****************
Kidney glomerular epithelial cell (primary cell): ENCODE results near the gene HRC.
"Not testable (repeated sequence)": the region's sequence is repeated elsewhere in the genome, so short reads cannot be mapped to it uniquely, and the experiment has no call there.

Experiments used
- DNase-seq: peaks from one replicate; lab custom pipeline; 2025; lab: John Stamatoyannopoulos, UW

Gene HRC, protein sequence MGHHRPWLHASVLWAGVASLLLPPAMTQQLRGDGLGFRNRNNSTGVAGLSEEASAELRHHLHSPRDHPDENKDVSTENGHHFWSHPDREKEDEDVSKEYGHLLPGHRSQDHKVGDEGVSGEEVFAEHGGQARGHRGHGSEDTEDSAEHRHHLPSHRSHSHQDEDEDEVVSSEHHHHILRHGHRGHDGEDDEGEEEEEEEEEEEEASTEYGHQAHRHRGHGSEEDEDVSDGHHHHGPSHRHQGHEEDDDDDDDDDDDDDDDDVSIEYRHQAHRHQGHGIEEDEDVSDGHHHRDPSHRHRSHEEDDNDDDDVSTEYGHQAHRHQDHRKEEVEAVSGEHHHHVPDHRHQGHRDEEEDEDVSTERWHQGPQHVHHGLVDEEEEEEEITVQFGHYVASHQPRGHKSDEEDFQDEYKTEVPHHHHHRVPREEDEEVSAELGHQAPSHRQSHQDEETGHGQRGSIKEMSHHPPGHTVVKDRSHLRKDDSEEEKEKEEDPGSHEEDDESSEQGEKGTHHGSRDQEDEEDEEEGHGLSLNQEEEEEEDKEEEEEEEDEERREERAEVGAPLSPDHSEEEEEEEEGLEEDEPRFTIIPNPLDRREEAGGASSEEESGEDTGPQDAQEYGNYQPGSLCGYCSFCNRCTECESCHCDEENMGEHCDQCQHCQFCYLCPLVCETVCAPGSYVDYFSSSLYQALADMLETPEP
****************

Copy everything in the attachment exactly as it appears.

Kidney glomerular epithelial cell (primary cell): ENCODE results near the gene HRC.
"Not testable (repeated sequence)": the region's sequence is repeated elsewhere in the genome, so short reads cannot be mapped to it uniquely, and the experiment has no call there.

Experiments used
- DNase-seq: peaks from one replicate; lab custom pipeline; 2025; lab: John Stamatoyannopoulos, UW

Gene HRC, protein sequence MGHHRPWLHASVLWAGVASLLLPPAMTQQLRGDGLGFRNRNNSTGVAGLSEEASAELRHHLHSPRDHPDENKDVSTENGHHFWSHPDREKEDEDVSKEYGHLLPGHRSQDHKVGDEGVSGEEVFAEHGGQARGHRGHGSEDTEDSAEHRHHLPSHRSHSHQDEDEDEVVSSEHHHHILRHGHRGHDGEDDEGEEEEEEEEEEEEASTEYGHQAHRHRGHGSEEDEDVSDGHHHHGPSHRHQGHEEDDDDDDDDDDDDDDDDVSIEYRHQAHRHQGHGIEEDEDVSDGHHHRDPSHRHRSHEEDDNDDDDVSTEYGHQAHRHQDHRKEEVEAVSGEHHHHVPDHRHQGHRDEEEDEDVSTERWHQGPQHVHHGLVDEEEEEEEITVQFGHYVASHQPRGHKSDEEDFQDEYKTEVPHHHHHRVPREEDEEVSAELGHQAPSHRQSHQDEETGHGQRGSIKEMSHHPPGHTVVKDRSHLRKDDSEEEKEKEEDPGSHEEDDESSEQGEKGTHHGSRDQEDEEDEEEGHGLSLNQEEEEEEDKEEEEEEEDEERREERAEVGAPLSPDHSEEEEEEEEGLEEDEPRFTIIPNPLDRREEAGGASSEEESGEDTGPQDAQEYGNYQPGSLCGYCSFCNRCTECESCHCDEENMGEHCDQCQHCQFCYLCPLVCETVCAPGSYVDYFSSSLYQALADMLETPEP